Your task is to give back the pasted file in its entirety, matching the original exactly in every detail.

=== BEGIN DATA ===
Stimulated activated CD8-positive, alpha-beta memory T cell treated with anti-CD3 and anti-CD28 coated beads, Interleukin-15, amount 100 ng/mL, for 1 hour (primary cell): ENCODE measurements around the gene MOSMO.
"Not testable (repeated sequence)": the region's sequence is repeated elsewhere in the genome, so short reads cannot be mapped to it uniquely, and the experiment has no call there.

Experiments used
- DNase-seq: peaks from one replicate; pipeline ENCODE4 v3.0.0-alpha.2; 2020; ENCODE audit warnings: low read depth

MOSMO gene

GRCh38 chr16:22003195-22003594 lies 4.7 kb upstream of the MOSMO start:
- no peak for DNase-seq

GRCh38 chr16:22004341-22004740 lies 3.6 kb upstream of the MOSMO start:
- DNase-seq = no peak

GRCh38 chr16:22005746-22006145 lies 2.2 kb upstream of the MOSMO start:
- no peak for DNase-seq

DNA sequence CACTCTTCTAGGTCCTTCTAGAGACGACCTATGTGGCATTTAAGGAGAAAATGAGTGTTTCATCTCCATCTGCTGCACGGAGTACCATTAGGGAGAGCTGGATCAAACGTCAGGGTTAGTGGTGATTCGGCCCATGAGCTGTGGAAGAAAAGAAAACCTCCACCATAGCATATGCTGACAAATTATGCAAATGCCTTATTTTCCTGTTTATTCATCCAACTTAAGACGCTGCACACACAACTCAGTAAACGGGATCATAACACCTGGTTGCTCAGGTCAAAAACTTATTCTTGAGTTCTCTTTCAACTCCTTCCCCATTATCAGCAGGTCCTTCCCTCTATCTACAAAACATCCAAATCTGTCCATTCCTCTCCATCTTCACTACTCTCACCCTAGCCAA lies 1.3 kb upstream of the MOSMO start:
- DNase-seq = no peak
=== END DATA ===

Stimulated activated CD8-positive, alpha-beta memory T cell treated with anti-CD3 and anti-CD28 coated beads, Interleukin-15, amount 100 ng/mL, for 1 hour (primary cell): ENCODE measurements around the gene MOSMO.
"Not testable (repeated sequence)": the region's sequence is repeated elsewhere in the genome, so short reads cannot be mapped to it uniquely, and the experiment has no call there.

Experiments used
- DNase-seq: peaks from one replicate; pipeline ENCODE4 v3.0.0-alpha.2; 2020; ENCODE audit warnings: low read depth

MOSMO gene

GRCh38 chr16:22003195-22003594 lies 4.7 kb upstream of the MOSMO start:
- no peak for DNase-seq

GRCh38 chr16:22004341-22004740 lies 3.6 kb upstream of the MOSMO start:
- DNase-seq = no peak

GRCh38 chr16:22005746-22006145 lies 2.2 kb upstream of the MOSMO start:
- no peak for DNase-seq

DNA sequence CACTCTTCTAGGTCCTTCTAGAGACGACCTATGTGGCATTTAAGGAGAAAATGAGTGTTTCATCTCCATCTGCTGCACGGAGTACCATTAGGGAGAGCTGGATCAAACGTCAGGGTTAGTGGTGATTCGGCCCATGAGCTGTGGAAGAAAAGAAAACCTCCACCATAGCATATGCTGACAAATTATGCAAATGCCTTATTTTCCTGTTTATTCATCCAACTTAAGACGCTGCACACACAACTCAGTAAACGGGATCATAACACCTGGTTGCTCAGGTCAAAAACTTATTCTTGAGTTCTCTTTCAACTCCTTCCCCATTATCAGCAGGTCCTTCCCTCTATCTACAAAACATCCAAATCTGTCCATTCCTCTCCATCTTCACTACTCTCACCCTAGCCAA lies 1.3 kb upstream of the MOSMO start:
- DNase-seq = no peak